We look forward every August to our much needed 2 week vacation “down the shore” as we say here in New Jersey.  Our vacation spot of choice is Long Beach Island, one of the barrier islands on the Jersey coast. This is an 18 mile long island that hugs the Atlantic coast of southern NJ, just north of Atlantic City.  The part of the island we love to stay in is called Surf City.  The Surf City area has been continually populated since 1690, although the town of Surf City was officially established in the late 1800s.

The XYL and I are both pretty fair skinned, so laying out on the beautiful LBI beaches everyday isn’t really our thing.

So, the house we rent is actually on the bay side, facing west, overlooking the Manahawkin Bay.  We enjoy sitting back and watching (and occasionally participating in) the wide variety of activities on the bay – the fishing & crabbing, the power boats, personal watercraft, paddle boarding, sailing, etc. Our favorite though, and the thing that keeps us coming back every year, are the awesome sunsets over the bay.

Of course, we always need to find a house that is pet friendly. Sophie loves LBI also, especially the long walks around town with the sea breeze.  Here she is waiting at the top of the stairs – hoping to hear the magical word….  “walk”…

LBI is certainly a family and pet friendly place.  Even the local Dunkin Donuts has a wall dedicated to the local pets:

I certainly planned to do a fair amount of QRP operating while on vacation – both from the rental house as well as POTA from the nearby parks (more about this soon).  But lest you think this was purely a radioactive vacation, let me reassure you that we did a lot of “normal” vacation activities too.

Like most, a lot of vacation is about relaxing, eating, other stress relieving activities, eating, shopping, and of course, eating…  Breakfasts were typically some homebaked muffins, or even some fresh biscuits from the oven with some great Black Bear Jam – a gift from a good friend in NC.  Yummy!

The main meals were a mix of good ‘ole home cooking and some great local cuisine, including great Jersey pizza from Panzone’s,  fresh local seafood from Mud City Crab House and   Pinky Shrimp’s Seafood Company.  Of course, no trip to LBI is complete without getting some of the best burgers in the state from Woodies Drive In in Ship Bottom, right next to Flamingo Mini-Golf – one of *many* mini-golf places on the island.  I’ve personally seen Ray Romano golfing at Flamingo with his family.

I did manage to do some other “normal” vacation activities besides radio…  A couple of relaxing afternoons on the beach, completed a 1000 pc jigsaw puzzle, read two James Patterson novels, lounging on the decks overlooking the bay and lots of strolls with the XYL and the dog.

But who’s kidding who, this is a QRP blog right!  Let’s get radioactive!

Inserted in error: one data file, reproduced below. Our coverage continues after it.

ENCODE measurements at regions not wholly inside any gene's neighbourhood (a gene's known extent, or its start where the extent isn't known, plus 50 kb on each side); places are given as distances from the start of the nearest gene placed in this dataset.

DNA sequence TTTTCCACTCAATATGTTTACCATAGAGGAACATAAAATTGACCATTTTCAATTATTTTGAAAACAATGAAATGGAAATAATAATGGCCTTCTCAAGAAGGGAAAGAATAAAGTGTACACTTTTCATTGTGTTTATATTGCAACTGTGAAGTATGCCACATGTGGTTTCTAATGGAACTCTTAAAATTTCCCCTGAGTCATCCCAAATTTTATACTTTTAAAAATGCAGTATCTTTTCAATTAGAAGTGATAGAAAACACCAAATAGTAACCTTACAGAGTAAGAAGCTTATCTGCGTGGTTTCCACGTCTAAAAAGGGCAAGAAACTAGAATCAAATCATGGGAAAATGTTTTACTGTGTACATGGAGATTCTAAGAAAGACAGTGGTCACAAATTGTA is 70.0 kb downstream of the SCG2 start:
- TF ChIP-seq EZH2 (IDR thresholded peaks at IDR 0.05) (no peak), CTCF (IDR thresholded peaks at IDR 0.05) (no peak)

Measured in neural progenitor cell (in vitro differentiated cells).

One of the first tasks after unpacking was setting up the antenna at the rental house.  The location was great, right next to the bay!  I strapped my slip-fit military fiberglass poles to the corner post of the 2nd floor deck, which made a great support for the 40m EFHW wire.  This is the same UNUN & antenna that I featured in a “build” video a few years ago. Continue reading Alan’s Long Beach Island Radioactive Vacation!

POTA activation with Alan (W2AEW) and WCARS Hamfest Photos

On the weekend of July 29, 2023 we had a very special guest visit the Asheville area: Alan (W2AEW).

You likely know Alan because he has an amazing YouTube channel where he takes deep dives into a wide variety of ham radio, test equipment, and other technical topics. Alan is also an avid POTA (Parks On The Air) activator and a regular contributor here on QRPer.com.

Alan reached out in early July and mentioned that he would be in town to see his nephew’s band (Safety Coffin) who would be performing to celebrate the release of their new album.

Fortunately, that weekend was the one free weekend in my schedule during July because I had cleared it in anticipation of the 2023 WCARS Hamfest. Vlado (N3CZ) and I had planned to reserve a few tables to sell some gear, but both of us were so busy leading up to the hamfest, we skipped the idea of being vendors and decided instead to simply enjoy the hamfest without all of the prep.

Early Saturday morning, I picked up Alan and we made our way to the hamfest.

The WCARS hamfest is always a good one. There’s a large indoor area and loads of outdoor spaces as well.

It seemed to me that there were even more vendors this year than I had seen in the past. I don’t think there was one free spot indoors.

My buddy Philip (N4HF) is a regular at the WCARS hamfest.

Alan and I browsed all of the vendors and both of us ended up buying a few adapters and other small items.

I wasn’t too tempted to make a major purchase, but there were some real goodies, like an Elecraft KX2 and Elecraft KX3 package. Gil (KS4YX) tried to convince me I needed his KX2 as a spare, but I resisted the temptation! (Good try, Gil!)

After all, I needed to show Alan that I had some measure of restraint. Right? [Don’t worry: the following weekend I picked up not one, but two small QRP radios from a friend–more on that in a future post.]